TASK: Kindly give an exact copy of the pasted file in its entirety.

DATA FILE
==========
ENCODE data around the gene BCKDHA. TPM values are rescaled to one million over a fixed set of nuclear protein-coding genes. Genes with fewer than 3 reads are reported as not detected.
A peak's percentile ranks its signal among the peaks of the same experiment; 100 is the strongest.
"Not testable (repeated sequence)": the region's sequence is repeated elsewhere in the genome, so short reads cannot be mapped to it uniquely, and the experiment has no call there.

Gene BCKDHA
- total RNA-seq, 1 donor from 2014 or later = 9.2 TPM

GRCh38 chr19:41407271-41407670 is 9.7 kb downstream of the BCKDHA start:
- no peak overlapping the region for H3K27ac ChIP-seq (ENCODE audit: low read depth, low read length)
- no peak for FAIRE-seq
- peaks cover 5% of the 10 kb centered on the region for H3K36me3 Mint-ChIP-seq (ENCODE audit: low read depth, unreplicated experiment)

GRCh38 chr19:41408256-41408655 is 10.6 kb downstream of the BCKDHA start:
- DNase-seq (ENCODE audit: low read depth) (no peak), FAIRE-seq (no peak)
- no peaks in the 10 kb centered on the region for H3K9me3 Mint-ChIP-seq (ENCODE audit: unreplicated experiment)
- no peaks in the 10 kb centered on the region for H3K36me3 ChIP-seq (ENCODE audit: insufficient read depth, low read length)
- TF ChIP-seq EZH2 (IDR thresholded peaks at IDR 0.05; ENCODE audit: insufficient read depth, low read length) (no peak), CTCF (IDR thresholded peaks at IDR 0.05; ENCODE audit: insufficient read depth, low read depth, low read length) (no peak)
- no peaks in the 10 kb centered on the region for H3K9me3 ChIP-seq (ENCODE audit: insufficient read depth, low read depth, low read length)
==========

ENCODE data around the gene BCKDHA. TPM values are rescaled to one million over a fixed set of nuclear protein-coding genes. Genes with fewer than 3 reads are reported as not detected.
A peak's percentile ranks its signal among the peaks of the same experiment; 100 is the strongest.
"Not testable (repeated sequence)": the region's sequence is repeated elsewhere in the genome, so short reads cannot be mapped to it uniquely, and the experiment has no call there.

Gene BCKDHA
- total RNA-seq, 1 donor from 2014 or later = 9.2 TPM

GRCh38 chr19:41407271-41407670 is 9.7 kb downstream of the BCKDHA start:
- no peak overlapping the region for H3K27ac ChIP-seq (ENCODE audit: low read depth, low read length)
- no peak for FAIRE-seq
- peaks cover 5% of the 10 kb centered on the region for H3K36me3 Mint-ChIP-seq (ENCODE audit: low read depth, unreplicated experiment)

GRCh38 chr19:41408256-41408655 is 10.6 kb downstream of the BCKDHA start:
- DNase-seq (ENCODE audit: low read depth) (no peak), FAIRE-seq (no peak)
- no peaks in the 10 kb centered on the region for H3K9me3 Mint-ChIP-seq (ENCODE audit: unreplicated experiment)
- no peaks in the 10 kb centered on the region for H3K36me3 ChIP-seq (ENCODE audit: insufficient read depth, low read length)
- TF ChIP-seq EZH2 (IDR thresholded peaks at IDR 0.05; ENCODE audit: insufficient read depth, low read length) (no peak), CTCF (IDR thresholded peaks at IDR 0.05; ENCODE audit: insufficient read depth, low read depth, low read length) (no peak)
- no peaks in the 10 kb centered on the region for H3K9me3 ChIP-seq (ENCODE audit: insufficient read depth, low read depth, low read length)